The non-contact way to gauge voltage potentials

High electric voltages are required for many applications. However, they always involve a potential danger. Static discharges and high field strengths, for instance, can easily destroy electronic components. If a discharge is accompanied by a spark, flammable vapors may even explode. In view of these hazards, shielding and grounding are mandatory in many areas. On the other hand, the advantages of electrostatic charging are frequently exploited by state-of-the-art technology, e.g. laser copiers, electrostatic application of coatings, or flue gas scrubbing. In such cases it is important to know the actual amount of electric potential. In areas such as these, an electric field meter is the appropriate instrument. These handy devices are also equipped with miniature drives. As a result, field strength, and hence the applied voltage, can be determined on a non-contact basis without any distortion of measurements.

High voltages can be produced in many different ways. There is the "natural" charge separation, which occurs when rubbing surfaces against each other, when transferring liquids with a pump, or when exposing an object to radiation. Another method is the artificial generation of high voltage potentials for technical purposes. In all cases it is important to determine the strength of the electric fields. Electrostatic charges are very difficult to meas­ure without actually influencing them. With this in mind, Kleinwächter GmbH, based in Hausen, Germany, developed a compact electric field meter for precision measurement.

Measuring principle

Designed along the lines of an electrostatic generator, the meter is designed specifically for non-contact measurement of electric field strength. A rotary shielding vane temporarily prevents the penetration of the measuring instrument by the field. In this way, the field hits the measuring electrode at regular intervals; electrostatic induction thus generates an alternating voltage. What is actually measured is the alternating current proportional to it. Applying this principle, it is possible to measure electric charges and fields with­out removing energy from them. Since field strength E is measured in volts per meter at a known distance (d), the instrument uses the figure to calculate the voltage (U=E*d). If the phase angle of the voltage generated by electrostatic induction is compared with the position of the impeller, the polarity of the voltage and the direction of the field can also be determined.
The user-friendly instrument, which comes in an antistatic plastic housing, can cover a wide span of voltages in five measur­ing ranges. The ranges are measuring distances of 1, 2, 5, 10, and 20 cm. For example, at a distance of 1 cm it is possible to measure a voltage of 0 to 10 kV, while
at a distance of 20 cm one can meas­ure 0 to 200 kV. For use in inaccessible locations the display can also be frozen and read afterwards. The digital display shows the selected measuring distance at the top and the measured charge at the bottom. The high zero-point stability of the measuring principle makes it possible to dispense with the otherwise custom­ary procedure of zero-point balancing. The instrument is only 122 x 70 x 26 mm in size and weighs approx. 130 g. An extend­ed version of the instrument provides additionally an analog voltage output, ±1V. As a result, measurements can also be subjected to further processing on a PC, with the aid of the A/D converter UAC 110. Power is supplied by a 9 V rectangular battery. To allow longer operating times with the limited power supply of the battery, all the components of the field meter must be optimized for minimal power consumption. This particularly applies to the drive motor for the impeller. To drive the shielding vane in the new electric field meter, Kleinwächter soon found a suitable motor in the extensive product range of FAULHABER.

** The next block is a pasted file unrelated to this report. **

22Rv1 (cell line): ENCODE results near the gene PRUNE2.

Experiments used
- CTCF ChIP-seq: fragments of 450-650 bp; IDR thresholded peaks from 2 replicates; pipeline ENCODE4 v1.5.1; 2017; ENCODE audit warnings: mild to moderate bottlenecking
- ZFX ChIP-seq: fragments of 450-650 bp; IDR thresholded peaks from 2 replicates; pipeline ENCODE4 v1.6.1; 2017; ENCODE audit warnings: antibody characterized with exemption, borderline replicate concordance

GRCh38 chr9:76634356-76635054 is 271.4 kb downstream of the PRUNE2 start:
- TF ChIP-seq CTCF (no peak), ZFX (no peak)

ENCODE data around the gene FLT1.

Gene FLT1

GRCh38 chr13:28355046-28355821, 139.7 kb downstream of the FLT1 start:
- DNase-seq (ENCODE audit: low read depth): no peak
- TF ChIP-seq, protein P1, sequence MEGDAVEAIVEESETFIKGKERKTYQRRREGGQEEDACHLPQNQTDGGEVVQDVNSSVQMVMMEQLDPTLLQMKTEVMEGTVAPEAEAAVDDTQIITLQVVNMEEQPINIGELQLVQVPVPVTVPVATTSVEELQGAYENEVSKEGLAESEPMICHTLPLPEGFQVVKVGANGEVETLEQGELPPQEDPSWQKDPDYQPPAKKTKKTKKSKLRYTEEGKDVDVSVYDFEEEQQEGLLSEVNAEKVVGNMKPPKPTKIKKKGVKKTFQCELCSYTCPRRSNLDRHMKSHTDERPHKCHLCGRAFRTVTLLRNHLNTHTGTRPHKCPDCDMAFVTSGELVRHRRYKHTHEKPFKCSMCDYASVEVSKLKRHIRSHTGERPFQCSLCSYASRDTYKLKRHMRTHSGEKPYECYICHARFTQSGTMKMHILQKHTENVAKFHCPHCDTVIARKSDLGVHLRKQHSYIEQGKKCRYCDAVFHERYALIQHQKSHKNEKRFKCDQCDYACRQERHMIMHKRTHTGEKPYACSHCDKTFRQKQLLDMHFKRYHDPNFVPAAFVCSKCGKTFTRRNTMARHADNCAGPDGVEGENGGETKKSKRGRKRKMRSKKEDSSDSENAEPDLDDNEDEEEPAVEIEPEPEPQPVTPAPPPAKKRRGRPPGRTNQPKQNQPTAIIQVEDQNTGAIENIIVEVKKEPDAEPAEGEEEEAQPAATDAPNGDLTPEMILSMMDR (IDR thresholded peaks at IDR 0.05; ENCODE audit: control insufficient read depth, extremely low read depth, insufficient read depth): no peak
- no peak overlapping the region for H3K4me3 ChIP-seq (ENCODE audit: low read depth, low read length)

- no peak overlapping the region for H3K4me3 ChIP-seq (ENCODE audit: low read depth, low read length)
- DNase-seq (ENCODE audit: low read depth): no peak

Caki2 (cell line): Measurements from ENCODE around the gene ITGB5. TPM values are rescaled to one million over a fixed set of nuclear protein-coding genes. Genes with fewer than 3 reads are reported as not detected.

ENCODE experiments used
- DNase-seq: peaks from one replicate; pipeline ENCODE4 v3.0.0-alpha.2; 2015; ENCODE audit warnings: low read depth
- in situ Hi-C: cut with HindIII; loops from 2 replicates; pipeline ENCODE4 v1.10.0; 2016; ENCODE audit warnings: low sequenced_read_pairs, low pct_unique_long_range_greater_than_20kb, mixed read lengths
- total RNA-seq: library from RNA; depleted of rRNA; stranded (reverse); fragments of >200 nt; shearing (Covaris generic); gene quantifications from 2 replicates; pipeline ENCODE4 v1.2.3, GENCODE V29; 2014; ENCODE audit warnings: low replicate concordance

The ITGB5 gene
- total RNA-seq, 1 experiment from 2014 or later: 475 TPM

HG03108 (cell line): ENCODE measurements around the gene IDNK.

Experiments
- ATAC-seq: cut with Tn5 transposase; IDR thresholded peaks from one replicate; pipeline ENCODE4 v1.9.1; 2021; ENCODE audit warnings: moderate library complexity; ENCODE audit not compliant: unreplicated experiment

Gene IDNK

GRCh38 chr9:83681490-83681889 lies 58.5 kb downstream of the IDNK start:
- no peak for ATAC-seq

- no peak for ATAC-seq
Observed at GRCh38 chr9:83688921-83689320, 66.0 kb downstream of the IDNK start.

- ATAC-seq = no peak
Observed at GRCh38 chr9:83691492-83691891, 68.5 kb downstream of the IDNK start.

Compact electric field meter with a large voltage range for non-contact measurement

Small, light, efficient

The selected Flat DC-Micromotor is scarcely 6 mm in height, not including the shafts, which saves space for integration into the head of the measuring instrument. The net diameter is only 15 mm. The DC motor features precious metal commutation and is ideal for use in devices operated by rechargeable batteries. Depending on the power supply of the device, motors can be used with an operating voltage of 3 V, 6 V, or 12 V. The level of efficiency is 67% and that extends the operating time per battery charge. Idling speed is around 12,000 rpm. With its plastic housing the motor weighs only 4.3 g. Depending on the voltage ver­sion the power output is between 0.15 W and 0.22 W. As a Flat DC-Micromotor, the speed of the motor can easily be controlled via the supply voltage. Another advantage of these miniature motors is their low starting voltage and easy start-up even after a lengthy period of non-use. Consequently, it is also possible to safely operate measuring instruments that are not used on a regular basis. If the stand­ard version does not optimally match the particular application, the drive can be customized accordingly. In addition to the mounting plate, the armature shaft can be adapted to suit special requirements. The shaft then projects at both ends of the motor; through it the impeller charge essential for measurement is supplied via the motor from below.
Nowadays, state-of-the-art DC miniature drives are suited for a very wide field of applications. They range from measuring and control equipment and simple actuators to precision instruments. Sturdy, long-life design, simple control via operating voltage, and good electromagnetic compatibility enable use in sensitive meas­uring instruments or medical equipment.